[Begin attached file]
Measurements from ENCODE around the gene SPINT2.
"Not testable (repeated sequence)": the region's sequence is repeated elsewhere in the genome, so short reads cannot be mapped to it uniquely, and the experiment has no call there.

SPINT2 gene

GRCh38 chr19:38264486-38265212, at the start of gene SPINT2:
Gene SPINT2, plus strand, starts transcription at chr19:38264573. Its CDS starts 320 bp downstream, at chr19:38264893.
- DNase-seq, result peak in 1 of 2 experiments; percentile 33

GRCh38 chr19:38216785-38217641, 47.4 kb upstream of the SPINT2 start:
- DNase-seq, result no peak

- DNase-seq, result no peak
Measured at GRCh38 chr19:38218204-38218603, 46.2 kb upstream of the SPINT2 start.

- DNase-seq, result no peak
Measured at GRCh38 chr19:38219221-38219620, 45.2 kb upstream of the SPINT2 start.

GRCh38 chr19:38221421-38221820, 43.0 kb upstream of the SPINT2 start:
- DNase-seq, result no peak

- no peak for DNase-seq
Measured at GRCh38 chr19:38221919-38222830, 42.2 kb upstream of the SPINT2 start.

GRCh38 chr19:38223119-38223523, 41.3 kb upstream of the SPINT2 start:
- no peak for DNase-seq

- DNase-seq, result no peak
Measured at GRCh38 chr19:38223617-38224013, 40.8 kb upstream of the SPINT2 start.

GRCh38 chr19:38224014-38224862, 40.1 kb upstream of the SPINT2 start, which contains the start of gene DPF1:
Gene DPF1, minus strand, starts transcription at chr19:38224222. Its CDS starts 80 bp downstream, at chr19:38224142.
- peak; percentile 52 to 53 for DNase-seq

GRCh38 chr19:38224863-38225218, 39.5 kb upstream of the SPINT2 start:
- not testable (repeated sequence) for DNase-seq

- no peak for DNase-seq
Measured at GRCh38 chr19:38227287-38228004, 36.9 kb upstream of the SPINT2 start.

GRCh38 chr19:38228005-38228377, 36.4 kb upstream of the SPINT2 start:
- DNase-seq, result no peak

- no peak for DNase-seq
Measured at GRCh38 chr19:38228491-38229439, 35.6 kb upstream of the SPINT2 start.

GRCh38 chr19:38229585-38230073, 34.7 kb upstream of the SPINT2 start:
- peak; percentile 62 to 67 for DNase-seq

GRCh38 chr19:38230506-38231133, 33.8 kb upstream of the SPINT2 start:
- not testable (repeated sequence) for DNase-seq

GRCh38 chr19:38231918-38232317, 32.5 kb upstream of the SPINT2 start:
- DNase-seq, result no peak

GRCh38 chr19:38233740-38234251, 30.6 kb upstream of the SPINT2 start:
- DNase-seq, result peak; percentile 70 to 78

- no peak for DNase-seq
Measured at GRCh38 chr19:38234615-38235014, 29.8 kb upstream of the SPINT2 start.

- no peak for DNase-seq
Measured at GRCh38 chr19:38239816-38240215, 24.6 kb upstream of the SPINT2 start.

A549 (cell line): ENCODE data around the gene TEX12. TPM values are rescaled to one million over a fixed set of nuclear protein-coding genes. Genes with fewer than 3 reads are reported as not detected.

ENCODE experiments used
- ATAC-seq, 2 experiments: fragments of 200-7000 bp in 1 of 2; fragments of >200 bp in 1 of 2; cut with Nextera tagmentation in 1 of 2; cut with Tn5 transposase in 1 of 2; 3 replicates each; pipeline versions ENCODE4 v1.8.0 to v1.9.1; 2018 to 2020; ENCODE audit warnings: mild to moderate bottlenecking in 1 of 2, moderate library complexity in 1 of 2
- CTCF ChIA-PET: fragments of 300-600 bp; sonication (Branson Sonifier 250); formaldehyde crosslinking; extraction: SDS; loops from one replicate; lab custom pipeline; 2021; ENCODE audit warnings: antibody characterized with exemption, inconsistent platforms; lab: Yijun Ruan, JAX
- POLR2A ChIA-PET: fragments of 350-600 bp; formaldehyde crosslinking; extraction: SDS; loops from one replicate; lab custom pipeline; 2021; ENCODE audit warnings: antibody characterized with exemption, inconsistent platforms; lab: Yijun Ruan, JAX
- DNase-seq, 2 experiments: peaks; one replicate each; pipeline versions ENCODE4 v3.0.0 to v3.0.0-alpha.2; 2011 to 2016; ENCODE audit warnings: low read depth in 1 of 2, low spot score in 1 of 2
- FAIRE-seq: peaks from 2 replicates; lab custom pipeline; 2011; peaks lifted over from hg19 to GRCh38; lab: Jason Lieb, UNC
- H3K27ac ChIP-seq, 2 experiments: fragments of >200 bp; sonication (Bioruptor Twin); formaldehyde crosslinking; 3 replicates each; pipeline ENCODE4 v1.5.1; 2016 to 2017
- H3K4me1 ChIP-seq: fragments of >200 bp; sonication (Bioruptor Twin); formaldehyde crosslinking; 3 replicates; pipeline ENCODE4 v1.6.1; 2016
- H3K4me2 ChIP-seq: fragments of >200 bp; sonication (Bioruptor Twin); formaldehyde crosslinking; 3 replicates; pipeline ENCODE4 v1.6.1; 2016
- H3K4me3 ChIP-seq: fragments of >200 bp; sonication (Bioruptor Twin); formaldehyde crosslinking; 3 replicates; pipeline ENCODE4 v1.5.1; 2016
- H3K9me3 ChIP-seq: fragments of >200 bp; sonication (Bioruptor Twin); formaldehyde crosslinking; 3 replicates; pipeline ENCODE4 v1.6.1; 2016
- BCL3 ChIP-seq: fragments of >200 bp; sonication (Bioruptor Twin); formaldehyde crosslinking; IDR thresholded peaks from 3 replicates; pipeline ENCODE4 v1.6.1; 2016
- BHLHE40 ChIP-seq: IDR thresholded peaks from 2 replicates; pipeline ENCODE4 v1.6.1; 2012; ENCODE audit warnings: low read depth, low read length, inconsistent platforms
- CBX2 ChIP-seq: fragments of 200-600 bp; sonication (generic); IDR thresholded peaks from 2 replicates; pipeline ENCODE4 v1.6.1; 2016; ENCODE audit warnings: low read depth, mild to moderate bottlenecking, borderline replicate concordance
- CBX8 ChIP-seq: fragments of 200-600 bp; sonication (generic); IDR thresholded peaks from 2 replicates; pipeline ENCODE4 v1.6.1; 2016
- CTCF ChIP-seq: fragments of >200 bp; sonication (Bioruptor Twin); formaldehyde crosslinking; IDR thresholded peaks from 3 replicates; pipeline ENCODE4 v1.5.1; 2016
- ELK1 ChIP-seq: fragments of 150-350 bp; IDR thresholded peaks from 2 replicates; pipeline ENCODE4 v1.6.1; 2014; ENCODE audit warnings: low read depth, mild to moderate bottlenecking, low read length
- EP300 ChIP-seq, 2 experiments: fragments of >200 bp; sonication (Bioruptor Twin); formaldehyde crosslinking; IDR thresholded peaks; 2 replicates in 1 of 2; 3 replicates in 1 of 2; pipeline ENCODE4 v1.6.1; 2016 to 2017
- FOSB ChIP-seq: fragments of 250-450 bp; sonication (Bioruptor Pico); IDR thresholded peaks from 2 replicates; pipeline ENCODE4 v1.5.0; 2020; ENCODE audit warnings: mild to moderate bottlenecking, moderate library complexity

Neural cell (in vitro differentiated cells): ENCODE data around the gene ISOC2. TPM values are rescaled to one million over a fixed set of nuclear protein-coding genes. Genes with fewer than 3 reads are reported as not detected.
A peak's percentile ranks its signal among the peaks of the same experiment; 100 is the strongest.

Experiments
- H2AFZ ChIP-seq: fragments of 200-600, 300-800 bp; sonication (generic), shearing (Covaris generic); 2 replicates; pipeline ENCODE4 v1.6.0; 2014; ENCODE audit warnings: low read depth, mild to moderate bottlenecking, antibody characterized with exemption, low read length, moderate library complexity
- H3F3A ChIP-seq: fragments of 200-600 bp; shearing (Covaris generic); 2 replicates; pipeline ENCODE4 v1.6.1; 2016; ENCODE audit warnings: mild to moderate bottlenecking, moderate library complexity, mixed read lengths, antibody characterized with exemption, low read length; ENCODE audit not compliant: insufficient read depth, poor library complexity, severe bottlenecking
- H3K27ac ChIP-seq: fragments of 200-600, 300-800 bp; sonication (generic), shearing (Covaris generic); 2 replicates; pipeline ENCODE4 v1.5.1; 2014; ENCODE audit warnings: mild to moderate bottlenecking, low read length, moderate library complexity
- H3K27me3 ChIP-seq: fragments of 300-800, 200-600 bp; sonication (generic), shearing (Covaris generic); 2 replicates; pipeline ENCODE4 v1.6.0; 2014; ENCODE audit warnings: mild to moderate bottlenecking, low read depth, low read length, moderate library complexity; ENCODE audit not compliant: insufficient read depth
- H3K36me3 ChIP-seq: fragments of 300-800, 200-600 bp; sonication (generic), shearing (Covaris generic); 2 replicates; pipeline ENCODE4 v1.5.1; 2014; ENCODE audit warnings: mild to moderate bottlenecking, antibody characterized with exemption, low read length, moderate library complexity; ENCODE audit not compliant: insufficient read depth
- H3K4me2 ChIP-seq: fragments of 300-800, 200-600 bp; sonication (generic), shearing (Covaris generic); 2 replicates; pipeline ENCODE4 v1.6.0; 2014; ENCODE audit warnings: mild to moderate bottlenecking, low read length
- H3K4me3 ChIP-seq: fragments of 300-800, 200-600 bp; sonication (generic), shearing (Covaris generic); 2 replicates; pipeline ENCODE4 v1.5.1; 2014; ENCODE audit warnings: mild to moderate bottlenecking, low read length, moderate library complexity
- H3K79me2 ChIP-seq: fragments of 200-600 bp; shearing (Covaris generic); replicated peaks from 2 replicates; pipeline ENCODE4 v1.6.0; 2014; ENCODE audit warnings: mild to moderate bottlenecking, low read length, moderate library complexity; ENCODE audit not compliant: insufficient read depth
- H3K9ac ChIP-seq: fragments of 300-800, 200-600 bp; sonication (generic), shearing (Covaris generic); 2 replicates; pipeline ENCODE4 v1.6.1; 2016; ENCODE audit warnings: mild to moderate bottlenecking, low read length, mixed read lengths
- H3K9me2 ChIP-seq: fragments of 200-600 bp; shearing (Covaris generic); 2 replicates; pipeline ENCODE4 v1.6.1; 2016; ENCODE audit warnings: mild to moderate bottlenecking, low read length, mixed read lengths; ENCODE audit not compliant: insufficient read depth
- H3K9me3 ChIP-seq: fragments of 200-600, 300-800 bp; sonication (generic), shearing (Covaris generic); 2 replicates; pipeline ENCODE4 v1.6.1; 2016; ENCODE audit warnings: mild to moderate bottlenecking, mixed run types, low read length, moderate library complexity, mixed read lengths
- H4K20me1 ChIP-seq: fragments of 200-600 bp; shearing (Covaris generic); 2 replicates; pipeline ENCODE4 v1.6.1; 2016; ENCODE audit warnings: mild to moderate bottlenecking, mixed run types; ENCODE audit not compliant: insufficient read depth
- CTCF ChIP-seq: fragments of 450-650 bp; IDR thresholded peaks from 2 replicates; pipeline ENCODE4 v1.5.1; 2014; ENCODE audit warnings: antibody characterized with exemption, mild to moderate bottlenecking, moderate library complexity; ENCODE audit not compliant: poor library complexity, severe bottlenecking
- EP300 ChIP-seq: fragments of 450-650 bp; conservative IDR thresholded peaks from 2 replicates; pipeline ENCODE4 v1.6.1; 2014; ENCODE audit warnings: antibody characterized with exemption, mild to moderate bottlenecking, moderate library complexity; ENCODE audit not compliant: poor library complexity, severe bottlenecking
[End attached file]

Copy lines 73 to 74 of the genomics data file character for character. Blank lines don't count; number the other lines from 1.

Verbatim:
- H3K4me3 ChIP-seq: fragments of 300-800, 200-600 bp; sonication (generic), shearing (Covaris generic); 2 replicates; pipeline ENCODE4 v1.5.1; 2014; ENCODE audit warnings: mild to moderate bottlenecking, low read length, moderate library complexity
- H3K79me2 ChIP-seq: fragments of 200-600 bp; shearing (Covaris generic); replicated peaks from 2 replicates; pipeline ENCODE4 v1.6.0; 2014; ENCODE audit warnings: mild to moderate bottlenecking, low read length, moderate library complexity; ENCODE audit not compliant: insufficient read depth